The Fed’s Miserable Inflation Targeting Performance In Pictures

Core personal consumption expenditures (PCE) is the Fed’s preferred measure of inflation. Core PCE excludes food and energy. Let’s investigate how close the Fed has been to its target since the history of the series, dating to January 1960.


  • Since the start of this series in 1960, the Fed hit the range 1.75% to 2.25% only 18.47% of the time, 128 months out of 693 months.
  • For 331 consecutive months, from July of 1966 through December of 1993, core PCE was above 2.25%.
  • The last time the core PCE topped 2.0% was January through April of 2012.
  • In only 4 months out of the last 108 months, from September of 2008 to present, did core PCE exceed 2.0%.
  • Low inflation has been the Fed’s primary concern for a decade. Their fear is people will stop buying things.

    Economic Challenge to Keynesians

    Of all the widely believed but patently false economic beliefs is the absurd notion that falling consumer prices are bad for the economy and something must be done about them.

    Reality Check Questions

  • If price of food drops will people stop eating?
  • If the price of gasoline drops will people stop driving?
  • If price of airline tickets drop will people stop flying?
  • If your coat is worn out, are you inclined to wait another year if you expect a bigger discount a year from now?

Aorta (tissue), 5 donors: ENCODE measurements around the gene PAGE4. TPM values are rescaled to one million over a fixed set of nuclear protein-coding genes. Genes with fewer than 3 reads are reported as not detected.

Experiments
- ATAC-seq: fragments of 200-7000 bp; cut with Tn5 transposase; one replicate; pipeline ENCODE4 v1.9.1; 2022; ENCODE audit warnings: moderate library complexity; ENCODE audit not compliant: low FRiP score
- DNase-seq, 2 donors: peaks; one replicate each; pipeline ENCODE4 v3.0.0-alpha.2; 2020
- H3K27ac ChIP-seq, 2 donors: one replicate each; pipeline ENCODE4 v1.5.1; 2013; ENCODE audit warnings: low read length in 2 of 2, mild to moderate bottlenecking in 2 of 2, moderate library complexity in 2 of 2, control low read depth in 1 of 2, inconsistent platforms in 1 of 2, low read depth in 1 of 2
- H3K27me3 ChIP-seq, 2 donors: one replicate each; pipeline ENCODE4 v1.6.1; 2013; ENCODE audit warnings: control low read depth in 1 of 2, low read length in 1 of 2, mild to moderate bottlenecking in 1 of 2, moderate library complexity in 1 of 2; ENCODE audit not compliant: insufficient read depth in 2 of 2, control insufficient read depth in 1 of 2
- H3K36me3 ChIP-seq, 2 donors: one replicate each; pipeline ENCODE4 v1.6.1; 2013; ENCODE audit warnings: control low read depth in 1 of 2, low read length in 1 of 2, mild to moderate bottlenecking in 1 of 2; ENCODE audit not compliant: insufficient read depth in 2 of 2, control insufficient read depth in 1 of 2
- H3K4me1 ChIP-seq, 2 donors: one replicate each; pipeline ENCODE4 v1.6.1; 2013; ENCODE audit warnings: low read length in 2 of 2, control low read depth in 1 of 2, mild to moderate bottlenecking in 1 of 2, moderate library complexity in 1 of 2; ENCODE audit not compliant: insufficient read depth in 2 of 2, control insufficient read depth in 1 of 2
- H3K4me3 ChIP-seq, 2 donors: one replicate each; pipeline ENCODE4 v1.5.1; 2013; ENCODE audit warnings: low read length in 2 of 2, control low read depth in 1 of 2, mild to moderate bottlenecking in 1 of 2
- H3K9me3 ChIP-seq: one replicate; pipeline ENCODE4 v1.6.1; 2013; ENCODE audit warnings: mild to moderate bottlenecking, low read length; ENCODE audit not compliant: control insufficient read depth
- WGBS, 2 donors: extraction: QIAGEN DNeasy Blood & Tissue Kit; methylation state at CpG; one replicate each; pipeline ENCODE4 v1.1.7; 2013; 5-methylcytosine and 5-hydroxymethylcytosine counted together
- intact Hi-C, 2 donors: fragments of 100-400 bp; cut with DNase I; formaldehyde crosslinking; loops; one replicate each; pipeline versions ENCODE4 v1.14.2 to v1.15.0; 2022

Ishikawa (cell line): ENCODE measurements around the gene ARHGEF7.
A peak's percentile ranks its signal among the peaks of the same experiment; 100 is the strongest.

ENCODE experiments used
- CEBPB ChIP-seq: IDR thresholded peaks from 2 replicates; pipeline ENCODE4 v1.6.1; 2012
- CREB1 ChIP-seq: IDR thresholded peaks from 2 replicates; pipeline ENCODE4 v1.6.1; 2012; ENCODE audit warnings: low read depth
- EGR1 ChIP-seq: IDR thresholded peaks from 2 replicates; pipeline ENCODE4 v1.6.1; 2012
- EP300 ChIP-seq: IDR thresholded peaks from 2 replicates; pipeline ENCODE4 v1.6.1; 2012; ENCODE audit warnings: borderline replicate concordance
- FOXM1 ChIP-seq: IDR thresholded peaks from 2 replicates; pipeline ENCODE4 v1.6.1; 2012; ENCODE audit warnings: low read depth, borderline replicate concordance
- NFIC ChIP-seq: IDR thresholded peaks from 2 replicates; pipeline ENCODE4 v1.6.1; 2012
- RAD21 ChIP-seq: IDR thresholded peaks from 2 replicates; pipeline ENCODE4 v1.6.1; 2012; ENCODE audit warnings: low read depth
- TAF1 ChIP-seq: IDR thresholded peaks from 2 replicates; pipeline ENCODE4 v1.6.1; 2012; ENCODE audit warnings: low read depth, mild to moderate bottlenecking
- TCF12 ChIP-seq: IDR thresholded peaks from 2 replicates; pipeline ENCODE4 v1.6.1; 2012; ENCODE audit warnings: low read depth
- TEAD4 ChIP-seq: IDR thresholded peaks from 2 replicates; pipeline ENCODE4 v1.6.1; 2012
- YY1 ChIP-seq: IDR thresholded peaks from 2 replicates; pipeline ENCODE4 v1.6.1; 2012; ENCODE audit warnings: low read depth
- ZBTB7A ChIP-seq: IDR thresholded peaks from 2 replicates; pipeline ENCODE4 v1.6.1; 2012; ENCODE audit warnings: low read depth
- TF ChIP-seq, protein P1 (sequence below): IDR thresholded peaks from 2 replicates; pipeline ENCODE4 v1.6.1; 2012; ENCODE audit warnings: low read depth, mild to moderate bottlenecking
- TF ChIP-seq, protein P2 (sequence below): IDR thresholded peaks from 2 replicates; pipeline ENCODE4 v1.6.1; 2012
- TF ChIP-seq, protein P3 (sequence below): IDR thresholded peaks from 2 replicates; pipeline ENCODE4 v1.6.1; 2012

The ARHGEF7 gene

• Will people delay medical procedures in expectation of falling prices?
  • Bonus Question

    If falling prices stop people from buying things, how are any computers, flat screen TVs, monitors, etc., ever sold, in light of the fact that quality improves and prices decline every year?

    My Challenge to Keynesians “Prove Rising Prices Provide an Overall Economic Benefit” has gone unanswered.

    There is no answer because history and logic both show that concerns over consumer price deflation are seriously misplaced.

    Deflation Benefit

    The BIS did a study and found routine deflation was not any problem at all.

    Deflation may actually boost output. Lower prices increase real incomes and wealth. And they may also make export goods more competitive,” stated the BIS study.

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    Author: Travis Esquivel

    Travis Esquivel is an engineer, passionate soccer player and full-time dad. He enjoys writing about innovation and technology from time to time.

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